Girlfriend of murdered Lyra McKee on ‘bittersweet’ same-sex marriage milestone: ‘It’s something we should be celebrating together’

Girlfriend of Lyra McKee on 'bittersweet' same-sex marriage milestone

Sara Canning, the partner of murdered gay journalist Lyra McKee, has spoken of her happiness and heartache as same-sex marriage is finally legalised in Northern Ireland.

McKee was tragically shot dead in April while she was reporting on riots that had broken out in Derry. Four men have been arrested under the Terrorism Act after the New IRA claimed responsibility for her death.

Before her death McKee was a strong campaigner for marriage equality and was planning on proposing to her partner, Sara Canning. She had even bought an engagement ring.

Speaking to PinkNews on the day of Northern Ireland’s first same-sex wedding, Canning said that McKee would be “overjoyed” if she had lived to see the momentous milestone.

“But obviously it’s bittersweet. Lyra should be here, it’s something we should be celebrating together,” she said. “It’s been kind of heartbreaking today, but at the same time you have to look at the positives, and the positives are there for so many people who now get to realise their dream.”

The couple had discussed their own dream wedding at length, and if Lyra McKee were alive she’d be in the thick of planning, Sara believes.

“More than likely she’d be talking about venues and what we were going to wear and where we going to get married, and things like that,” she said.

Sara Canning, partner of killed journalist Lyra McKee

Sara Canning, partner of late journalist Lyra McKee (PAUL FAITH/AFP/Getty)

“The path we were going to go down was to get married in the Republic of Ireland, where same-sex marriage is legal, and then as soon as we crossed the border it would revert to a civil partnership and that marriage wouldn’t be recognised.

“So to know that we could’ve got married in Northern Ireland and had it recognised by our own government and our own people would’ve been phenomenal.”
As she continues to keep Lyra’s legacy alive, she takes heart from the fact that her partner’s death may have in some way contributed to the cause. “Lyra’s murder and the news coverage, there was a real outpouring of anger and just disappointment that we haven’t moved forward, so I think I’d be remiss to say that I didn’t think she was a catalyst, that her murder contributed something.

“But I also wouldn’t take away from the activists who worked on this for so long,” she added.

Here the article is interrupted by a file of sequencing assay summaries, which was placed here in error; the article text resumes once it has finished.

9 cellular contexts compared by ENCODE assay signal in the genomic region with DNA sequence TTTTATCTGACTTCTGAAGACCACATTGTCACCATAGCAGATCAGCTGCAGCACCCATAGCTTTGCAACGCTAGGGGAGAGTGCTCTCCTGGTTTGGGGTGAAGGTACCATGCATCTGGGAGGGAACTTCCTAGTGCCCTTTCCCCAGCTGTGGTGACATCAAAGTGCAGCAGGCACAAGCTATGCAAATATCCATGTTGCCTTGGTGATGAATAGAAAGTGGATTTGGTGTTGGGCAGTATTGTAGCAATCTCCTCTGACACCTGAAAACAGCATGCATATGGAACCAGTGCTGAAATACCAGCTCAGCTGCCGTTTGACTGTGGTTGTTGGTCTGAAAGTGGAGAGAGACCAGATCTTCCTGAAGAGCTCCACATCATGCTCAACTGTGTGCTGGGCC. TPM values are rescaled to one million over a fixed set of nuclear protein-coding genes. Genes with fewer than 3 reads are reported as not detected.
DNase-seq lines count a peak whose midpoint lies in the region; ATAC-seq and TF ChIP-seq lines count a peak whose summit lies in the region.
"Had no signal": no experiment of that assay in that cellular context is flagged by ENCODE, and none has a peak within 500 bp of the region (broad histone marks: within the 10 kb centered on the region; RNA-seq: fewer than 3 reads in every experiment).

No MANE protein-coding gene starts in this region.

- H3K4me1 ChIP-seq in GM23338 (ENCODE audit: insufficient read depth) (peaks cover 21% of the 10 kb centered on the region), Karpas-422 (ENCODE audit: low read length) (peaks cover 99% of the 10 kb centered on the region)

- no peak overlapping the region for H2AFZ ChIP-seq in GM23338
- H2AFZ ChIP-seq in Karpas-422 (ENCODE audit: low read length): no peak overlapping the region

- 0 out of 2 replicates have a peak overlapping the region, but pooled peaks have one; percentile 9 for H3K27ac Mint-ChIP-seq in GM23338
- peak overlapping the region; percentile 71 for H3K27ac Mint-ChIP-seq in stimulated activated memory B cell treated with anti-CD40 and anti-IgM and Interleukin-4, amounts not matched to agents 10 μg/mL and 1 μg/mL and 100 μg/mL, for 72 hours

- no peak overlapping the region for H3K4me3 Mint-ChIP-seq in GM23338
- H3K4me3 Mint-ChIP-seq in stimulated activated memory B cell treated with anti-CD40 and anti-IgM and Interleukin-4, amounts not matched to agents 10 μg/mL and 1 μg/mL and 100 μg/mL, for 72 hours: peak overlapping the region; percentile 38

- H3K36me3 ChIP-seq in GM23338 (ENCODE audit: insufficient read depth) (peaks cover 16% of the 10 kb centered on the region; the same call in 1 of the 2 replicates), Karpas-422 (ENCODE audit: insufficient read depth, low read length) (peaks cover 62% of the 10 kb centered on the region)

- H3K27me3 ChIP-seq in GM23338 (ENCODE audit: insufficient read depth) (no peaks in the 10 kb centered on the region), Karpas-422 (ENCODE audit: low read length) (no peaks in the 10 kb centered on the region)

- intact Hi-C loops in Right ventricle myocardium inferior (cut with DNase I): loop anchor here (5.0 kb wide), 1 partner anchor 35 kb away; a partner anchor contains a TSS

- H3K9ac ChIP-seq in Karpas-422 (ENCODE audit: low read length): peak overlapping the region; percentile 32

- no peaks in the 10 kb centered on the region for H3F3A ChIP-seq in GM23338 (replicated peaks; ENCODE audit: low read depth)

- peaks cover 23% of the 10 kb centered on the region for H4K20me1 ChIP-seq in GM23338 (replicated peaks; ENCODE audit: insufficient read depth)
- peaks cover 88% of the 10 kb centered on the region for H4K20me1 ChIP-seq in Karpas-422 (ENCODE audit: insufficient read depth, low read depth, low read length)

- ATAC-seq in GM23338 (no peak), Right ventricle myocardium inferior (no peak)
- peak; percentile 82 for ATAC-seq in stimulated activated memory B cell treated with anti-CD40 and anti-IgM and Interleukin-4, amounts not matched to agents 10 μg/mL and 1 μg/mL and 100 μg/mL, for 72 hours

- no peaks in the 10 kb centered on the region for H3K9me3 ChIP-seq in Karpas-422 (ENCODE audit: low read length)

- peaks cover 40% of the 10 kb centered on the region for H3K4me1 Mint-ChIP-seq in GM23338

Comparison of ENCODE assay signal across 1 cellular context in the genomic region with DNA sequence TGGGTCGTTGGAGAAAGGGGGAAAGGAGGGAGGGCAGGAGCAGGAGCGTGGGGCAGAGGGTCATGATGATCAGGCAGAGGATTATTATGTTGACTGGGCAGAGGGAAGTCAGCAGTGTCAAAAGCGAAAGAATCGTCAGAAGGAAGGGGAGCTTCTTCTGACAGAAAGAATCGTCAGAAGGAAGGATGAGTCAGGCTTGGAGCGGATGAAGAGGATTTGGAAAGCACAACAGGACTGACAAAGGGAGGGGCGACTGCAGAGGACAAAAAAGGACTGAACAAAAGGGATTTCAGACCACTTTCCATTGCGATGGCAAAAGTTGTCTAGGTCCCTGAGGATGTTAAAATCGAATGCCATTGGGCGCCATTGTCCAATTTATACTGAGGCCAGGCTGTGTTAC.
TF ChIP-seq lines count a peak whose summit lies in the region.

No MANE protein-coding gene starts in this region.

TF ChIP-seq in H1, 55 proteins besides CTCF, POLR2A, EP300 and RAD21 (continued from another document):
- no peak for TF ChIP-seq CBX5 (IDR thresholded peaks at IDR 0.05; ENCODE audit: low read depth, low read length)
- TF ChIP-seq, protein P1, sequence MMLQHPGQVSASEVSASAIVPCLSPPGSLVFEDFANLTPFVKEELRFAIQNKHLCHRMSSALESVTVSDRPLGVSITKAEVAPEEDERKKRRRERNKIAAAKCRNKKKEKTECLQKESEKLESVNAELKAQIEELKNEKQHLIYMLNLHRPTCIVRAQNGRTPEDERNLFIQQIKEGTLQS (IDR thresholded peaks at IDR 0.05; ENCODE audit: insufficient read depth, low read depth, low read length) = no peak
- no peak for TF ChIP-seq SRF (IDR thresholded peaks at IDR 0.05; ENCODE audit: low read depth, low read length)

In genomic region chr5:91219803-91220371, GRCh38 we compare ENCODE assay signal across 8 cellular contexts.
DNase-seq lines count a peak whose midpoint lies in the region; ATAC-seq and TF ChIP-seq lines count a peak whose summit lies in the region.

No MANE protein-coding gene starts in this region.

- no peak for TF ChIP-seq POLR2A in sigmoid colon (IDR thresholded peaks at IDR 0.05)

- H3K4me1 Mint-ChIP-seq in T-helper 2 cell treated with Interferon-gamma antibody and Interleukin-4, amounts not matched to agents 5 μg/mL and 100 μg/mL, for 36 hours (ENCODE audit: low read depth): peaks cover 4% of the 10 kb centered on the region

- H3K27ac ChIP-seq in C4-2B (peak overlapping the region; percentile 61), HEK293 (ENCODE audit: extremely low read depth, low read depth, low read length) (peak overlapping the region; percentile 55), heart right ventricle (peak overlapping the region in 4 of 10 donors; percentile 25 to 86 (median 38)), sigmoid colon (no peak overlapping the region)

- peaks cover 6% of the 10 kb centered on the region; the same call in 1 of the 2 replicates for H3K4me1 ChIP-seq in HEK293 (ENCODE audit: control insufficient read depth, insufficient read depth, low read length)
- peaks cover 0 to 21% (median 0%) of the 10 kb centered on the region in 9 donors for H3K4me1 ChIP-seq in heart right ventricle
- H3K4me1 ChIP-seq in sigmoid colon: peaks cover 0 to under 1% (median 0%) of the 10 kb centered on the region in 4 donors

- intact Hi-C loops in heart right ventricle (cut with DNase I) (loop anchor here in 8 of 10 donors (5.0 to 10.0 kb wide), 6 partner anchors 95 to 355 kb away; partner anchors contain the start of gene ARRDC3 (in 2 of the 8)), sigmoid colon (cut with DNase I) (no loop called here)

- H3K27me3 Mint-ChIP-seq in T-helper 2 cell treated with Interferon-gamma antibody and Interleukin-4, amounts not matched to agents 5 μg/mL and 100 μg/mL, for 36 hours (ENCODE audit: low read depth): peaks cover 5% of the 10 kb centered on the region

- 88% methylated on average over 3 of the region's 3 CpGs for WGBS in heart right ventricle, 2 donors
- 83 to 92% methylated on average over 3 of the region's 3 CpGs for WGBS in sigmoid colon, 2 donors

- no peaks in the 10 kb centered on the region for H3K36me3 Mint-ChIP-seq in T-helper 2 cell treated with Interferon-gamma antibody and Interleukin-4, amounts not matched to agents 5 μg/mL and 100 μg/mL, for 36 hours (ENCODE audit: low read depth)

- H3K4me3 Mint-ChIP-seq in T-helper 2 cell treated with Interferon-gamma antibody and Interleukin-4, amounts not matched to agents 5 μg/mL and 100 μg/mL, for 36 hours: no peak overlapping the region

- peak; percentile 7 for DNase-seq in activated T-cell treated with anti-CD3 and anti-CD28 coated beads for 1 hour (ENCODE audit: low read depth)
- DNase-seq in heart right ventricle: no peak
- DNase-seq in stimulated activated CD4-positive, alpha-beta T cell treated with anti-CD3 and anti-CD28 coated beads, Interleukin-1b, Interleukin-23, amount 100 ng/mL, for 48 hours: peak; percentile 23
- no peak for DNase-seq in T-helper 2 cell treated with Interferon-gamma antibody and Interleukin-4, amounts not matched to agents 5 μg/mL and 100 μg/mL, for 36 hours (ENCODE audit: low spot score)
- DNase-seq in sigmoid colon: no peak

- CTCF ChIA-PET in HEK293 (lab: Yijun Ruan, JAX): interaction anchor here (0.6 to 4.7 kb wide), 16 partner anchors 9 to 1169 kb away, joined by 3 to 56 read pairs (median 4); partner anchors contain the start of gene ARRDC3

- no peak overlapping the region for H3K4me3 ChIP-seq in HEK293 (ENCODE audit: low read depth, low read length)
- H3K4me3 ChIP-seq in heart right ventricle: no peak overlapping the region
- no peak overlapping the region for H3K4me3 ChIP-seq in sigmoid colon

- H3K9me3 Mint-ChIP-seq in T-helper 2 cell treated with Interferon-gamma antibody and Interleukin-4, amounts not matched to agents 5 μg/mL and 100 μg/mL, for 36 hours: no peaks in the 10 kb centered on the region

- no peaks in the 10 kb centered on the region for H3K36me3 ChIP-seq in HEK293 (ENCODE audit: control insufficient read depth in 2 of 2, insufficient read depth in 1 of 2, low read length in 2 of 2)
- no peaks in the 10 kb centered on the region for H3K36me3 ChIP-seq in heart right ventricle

The legalisation of same-sex marriage was the culmination of five years of campaigning led by the Love Equality Campaign for Marriage Equality and Amnesty International.

Patrick Corrigan, the director of Amnesty International in Northern Ireland, told PinkNews that he believes the long struggle actually helped drive a bigger societal change in the conservative country.

Robyn Peoples and Sharni Edwards kiss after they became the first legally married same sex couple in Northern Ireland on February 11, 2020 in Carrickfergus, Northern Ireland.

Robyn Peoples and Sharni Edwards kiss after they became the first legally married same-sex couple in Northern Ireland on February 11, 2020 in Carrickfergus, Northern Ireland. (Charles McQuillan/Getty)

“It took us longer to get here than anywhere else in the UK or in Ireland, we had to overcome more obstacles and navigate around more political opposition than anywhere else. And that I suppose has made the success all the sweeter,” he said.

“As the campaign did take so long we’ve been able to bring a lot more people with us and there’s now absolutely overwhelming support among the public for marriage equality.

“It meant that we were able to have a lot more conversations with people, a lot more discussions through the media, and I think as a result this is an even bigger win. It’s not just a change in the law, I think we have changed Northern Ireland for the better.”
He hopes their victory will serve as an inspiration in Northern Ireland, proving that it is possible to succeed in the face of huge political pushback.

“I’m happy that we showed that campaigning works, and that when people mobilise on the streets and online you can effect change, you can get the laws changed and win rights for people,” he said.

“There will always be campaigns to fight and win for equality, whether in Northern Ireland or internationally, and I think those are the lessons that we will take on to the next issue.”